I’ve always liked transition. When I was a programmer, it was starting a new project or learning a new language. When I was a lawyer, it was starting a new case or, four different times, taking a new job with a different law firm. When I was a photographer, it was the change in seasons with, for example, basketball transitioning to baseball. The foreign service is transition to the Nth degree.
Everything we touch is in a constant state of change. Our supervisors, our support staff, our duties, our substantive focus, our living arrangements, and, of course, the city and country in which we live. I arrived in Ottawa just over a month ago. The week before I left Washington, in between packing and trudging through snow to run last-minute errands, I submitted a narrative requesting assignment to a very short list of hardship posts. It was an odd request because Ottawa, by and large, is deemed to be very desirable post. I was certainly not looking to curtail my two-year assignment to Canada because I didn’t want to live in a safe, clean, extremely comfortable Western city.
I did not, however, want to leave the tough posts for others to do and, for personal reasons, the timing works much better for me and my family if I do an unaccompanied tour sooner rather than later. That said, the off-season bidding presented very few options for which I qualified. I don’t speak Arabic, Urdu, Pashtu, or Dari and I don’t have the experience of several tours under my belt. There were only a handful of jobs that I could even suggest, but they were still a long-shot given the general directive that first tour officers should not be assigned to such places. I wrote a one-page narrative on why I thought it was a good idea, organized a very short bid list, and forgot about it.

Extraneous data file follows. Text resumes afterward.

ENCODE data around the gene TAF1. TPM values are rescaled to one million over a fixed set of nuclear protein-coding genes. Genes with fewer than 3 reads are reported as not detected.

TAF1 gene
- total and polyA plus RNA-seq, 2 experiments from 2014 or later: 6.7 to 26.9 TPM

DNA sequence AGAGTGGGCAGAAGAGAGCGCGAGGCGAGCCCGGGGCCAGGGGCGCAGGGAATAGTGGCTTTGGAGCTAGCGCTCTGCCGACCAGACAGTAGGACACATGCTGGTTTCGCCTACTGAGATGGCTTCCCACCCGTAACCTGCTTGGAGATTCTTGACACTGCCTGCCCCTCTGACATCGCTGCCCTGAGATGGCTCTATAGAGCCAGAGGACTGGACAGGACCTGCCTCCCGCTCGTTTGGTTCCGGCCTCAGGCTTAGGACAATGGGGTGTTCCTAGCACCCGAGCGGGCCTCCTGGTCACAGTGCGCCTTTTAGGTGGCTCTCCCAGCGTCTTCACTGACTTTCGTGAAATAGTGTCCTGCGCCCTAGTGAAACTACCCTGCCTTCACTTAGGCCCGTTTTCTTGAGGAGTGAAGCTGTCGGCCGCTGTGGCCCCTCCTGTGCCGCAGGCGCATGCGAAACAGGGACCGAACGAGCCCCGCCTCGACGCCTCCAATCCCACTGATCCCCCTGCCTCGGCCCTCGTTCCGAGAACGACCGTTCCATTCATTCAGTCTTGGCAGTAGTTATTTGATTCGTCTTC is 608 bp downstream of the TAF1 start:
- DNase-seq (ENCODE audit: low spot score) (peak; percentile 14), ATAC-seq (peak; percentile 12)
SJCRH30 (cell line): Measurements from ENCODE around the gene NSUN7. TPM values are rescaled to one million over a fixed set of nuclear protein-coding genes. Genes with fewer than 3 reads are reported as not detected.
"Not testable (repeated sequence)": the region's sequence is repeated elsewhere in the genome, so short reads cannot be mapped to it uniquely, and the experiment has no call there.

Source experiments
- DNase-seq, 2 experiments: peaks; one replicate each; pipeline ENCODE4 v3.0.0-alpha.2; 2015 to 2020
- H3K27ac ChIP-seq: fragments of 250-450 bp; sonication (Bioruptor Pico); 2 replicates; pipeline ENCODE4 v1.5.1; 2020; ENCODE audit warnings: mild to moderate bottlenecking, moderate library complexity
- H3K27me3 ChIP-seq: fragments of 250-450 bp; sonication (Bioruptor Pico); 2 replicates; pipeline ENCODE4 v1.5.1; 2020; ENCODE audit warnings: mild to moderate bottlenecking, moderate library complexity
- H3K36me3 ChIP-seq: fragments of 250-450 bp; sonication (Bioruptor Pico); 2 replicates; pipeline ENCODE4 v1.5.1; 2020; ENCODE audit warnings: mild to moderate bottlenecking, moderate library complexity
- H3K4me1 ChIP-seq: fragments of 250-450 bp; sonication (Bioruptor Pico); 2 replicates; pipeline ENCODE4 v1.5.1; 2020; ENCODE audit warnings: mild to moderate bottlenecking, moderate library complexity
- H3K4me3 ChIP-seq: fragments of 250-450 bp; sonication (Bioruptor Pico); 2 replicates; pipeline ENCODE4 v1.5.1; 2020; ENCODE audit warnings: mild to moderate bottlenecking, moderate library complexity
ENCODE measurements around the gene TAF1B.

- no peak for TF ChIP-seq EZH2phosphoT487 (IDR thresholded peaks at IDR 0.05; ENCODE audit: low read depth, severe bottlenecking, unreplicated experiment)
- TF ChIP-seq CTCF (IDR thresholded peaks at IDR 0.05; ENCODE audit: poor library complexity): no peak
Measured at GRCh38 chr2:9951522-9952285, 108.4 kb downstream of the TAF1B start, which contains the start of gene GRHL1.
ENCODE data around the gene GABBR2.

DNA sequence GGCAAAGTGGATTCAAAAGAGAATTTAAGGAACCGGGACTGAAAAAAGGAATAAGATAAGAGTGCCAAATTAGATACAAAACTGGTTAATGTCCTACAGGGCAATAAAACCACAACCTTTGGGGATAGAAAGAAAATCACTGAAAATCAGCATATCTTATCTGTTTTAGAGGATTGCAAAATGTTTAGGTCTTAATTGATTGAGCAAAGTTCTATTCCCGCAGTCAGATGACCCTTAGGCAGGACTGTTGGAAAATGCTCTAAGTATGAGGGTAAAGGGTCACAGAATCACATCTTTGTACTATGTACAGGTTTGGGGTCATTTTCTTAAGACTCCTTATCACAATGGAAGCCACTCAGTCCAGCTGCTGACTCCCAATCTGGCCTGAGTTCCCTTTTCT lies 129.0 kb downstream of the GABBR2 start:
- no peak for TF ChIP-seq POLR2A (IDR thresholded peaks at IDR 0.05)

I was thus a little bit shocked (and thrilled) to get the email. My time in Ottawa will be cut short by a year. I’ll spend some time back in Washington for additional training, and then I’ll be off to Lahore, Pakistan. Although I had applied for a couple of consular jobs as part of that bidding process, my one-year tour in Lahore will not involve visas.
So, as I settle in to this new routine in Ottawa, I am reading about Lahore. The capital of Punjab, Pakistan’s largest province, Lahore is 17 miles from the Indian border. There are a myriad of critical political issues at play in the region and, although it is not Ottawa, Lahore has a reputation as being one of Pakistan’s most beautiful and safe urban areas, as well as being the country’s cultural center.
Ah, but the transitions keep coming. I woke up a few days ago to CBC Radio doing the morning news. “45 dead after coordinated bombings in Lahore, Pakistan.” I wasn’t sure if this was a dream or real until I was fully awake and heard the whole story. No doubt things will continue to change over the next year. In the meantime, I’ll continue reading (currently one fiction, The Pakistani Bride, by Bapsi Sidhwa and one non-fiction, Dissent into Chaos by Ahmed Rashid) and trying to focus first and foremost on my current transition here in Canada.